Bradley lost to New Orleans 64-51 at home; the lead was 8 at the half. Bradley shot 53 percent from the free throw line and 31.5 percent from the field. That is painful. Then again, BU has TEN freshman on the roster; one senior started and one sophomore played significant minutes.
New Orleans isn’t that good of a team; they lost 79-61 to Bowling Green and 95-75 to Duquesne. They beat one NCCAA D-2 team (D-2 of a non-NCAA division).
Oh well…growing pains for both the men’s and women’s teams.
Ok, the crowd was relatively sparse (slightly larger than last year’s) and BU went in as a 2 point favorite. Ball State took an 8 point lead in the second half but Bradley rallied to win 54-53. The win was sealed by an intentionally missed BU free throw with 2.2 seconds to go (Ball State had no time outs to use, so the missed free shot forced them to rebound and take a desperation shot).
No, this was not exactly a preview of the NCAA Final Four. But BU has one junior, one sophomore and one senior; the rest: all freshmen. So I’ll take it.
Bradley Men’s Basketball exhibition: Bradley defeated Edgewood College (D-3) 78-42; of note that the halftime score was 35-18, with all of Edgewood’s first half points coming from 3 point shots.
Basically, the young Bradley team (almost all freshmen) was simply too big and too fast. But the deal here is that the team actually made its lay ups. That is a big change from last year.
I’ll miss the next women’s exhibition game this Saturday but be able to make the subsequent games.
Illinois at Purdue: yes, the Illini are FAVORED (by 1.5 to 2.5 points) even though Purdue hammered Nebraska last week. Illinois holds an edge in the Sagarin ratings as well. Nevertheless…well, Illinois won there in 2013, in part due to two missed field goals by Purdue. Let’s just say that this isn’t a “ESPN GAMEDAY” type game.
Though Illinois gets its chief running back back, I’d have to pick Purdue to win.
Kansas at Texas The spread is on the order of 28-29 points or so. Yes, Kansas is terrible, but should Texas be such a large favorite against ANYONE? I note that it appears as if the home fans have given up:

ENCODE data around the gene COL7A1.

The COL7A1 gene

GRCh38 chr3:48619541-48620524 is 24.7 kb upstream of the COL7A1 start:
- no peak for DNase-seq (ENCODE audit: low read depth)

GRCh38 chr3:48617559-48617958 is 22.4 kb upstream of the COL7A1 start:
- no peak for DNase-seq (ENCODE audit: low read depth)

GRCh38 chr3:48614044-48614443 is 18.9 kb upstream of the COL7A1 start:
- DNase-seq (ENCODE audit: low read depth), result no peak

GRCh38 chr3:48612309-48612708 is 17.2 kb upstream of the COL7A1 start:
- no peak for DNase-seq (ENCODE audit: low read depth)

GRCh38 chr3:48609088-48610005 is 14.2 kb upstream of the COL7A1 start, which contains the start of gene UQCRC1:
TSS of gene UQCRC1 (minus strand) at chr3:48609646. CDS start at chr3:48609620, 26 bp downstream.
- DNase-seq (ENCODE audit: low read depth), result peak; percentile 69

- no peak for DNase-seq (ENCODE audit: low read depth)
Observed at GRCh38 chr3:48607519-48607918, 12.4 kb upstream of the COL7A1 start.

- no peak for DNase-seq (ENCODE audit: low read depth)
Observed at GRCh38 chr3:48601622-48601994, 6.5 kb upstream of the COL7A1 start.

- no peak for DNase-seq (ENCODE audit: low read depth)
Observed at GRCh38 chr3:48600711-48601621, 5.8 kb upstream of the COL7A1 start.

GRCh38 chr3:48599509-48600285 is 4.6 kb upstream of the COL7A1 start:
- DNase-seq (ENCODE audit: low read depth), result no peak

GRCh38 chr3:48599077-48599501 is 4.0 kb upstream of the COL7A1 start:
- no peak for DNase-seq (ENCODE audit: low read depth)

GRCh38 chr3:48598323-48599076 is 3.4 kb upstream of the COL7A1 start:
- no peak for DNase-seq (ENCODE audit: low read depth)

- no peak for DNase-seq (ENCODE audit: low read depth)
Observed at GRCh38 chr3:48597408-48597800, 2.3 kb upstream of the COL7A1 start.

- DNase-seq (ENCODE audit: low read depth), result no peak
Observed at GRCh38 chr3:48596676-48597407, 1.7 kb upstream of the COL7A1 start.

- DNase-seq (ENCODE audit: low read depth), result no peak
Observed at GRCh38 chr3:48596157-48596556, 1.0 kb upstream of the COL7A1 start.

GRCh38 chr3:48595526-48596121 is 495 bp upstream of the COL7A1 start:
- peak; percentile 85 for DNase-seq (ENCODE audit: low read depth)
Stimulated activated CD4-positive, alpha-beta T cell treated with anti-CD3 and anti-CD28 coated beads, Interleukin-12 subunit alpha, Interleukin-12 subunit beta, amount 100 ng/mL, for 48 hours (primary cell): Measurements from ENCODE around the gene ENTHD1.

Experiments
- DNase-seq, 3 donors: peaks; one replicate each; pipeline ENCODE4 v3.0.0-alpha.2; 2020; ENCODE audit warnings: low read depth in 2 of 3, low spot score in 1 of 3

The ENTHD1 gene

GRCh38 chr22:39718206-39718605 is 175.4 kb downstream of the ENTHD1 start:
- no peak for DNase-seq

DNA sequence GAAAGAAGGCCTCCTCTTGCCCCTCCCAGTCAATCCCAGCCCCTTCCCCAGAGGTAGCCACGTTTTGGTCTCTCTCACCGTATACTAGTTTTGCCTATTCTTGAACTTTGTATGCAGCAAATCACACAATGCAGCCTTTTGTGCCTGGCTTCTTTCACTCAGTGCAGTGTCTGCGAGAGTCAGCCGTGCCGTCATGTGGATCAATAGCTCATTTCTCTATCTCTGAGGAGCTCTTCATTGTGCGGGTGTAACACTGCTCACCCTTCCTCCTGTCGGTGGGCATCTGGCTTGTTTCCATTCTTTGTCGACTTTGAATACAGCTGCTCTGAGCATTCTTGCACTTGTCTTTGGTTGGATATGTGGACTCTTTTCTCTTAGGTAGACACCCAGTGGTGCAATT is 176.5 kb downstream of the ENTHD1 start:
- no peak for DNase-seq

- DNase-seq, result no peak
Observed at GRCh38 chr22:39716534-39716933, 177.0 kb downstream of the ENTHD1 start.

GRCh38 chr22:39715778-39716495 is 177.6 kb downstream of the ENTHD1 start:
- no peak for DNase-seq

This is 15 minutes prior to kickoff against Oklahoma State this year.
It looked a bit better at the end of the first quarter, but still lots of empties:
Texas to win; Kansas to cover.
Navy at Memphis
Yes, Memphis is a better team; they are undefeated and whipped Mississippi at home. Navy’s lone blemish is a loss to Notre Dame. The spread is 7.5-8.5. I think that Navy’s ball control keeps the game close. How close? Ugh..7-10 points sounds about right. I might call it 31-24 Memphis and take Navy to (barely) beat the spread.
Notre Dame at Pittsburgh Notre Dame is a 7.5-9 points favorite (8 seems typical) and, though Pitt lost last weekend, they usually give ND fits. I am calling a straight out upset here; I hope that I am wrong.
So my calls:
Winning: Purdue, Texas, Memphis, Pitt.
Spread: Purdue, Kansas, Navy, Pitt.
Basketball: Larry Bird Scores 60
Honest Best Man Speech
Easter Egg Hunt
Career Builder ads
Foghorn Leghorn gets his wave function collapsed
Other (possibly NSFW; some sexual humor)
Friends try on tights (gluteal nudity).
Today: I walked; I figured that I need to walk more. I did the hilly Cornstalk 5.1 course in 1:11:54 (14:05 mpm pace); it was overcast, dark and a bit slippery.
Climate change Last night I went to hear Harold Brooks speak: he is a NOAA scientist. He spoke about thunderstorms and climate change.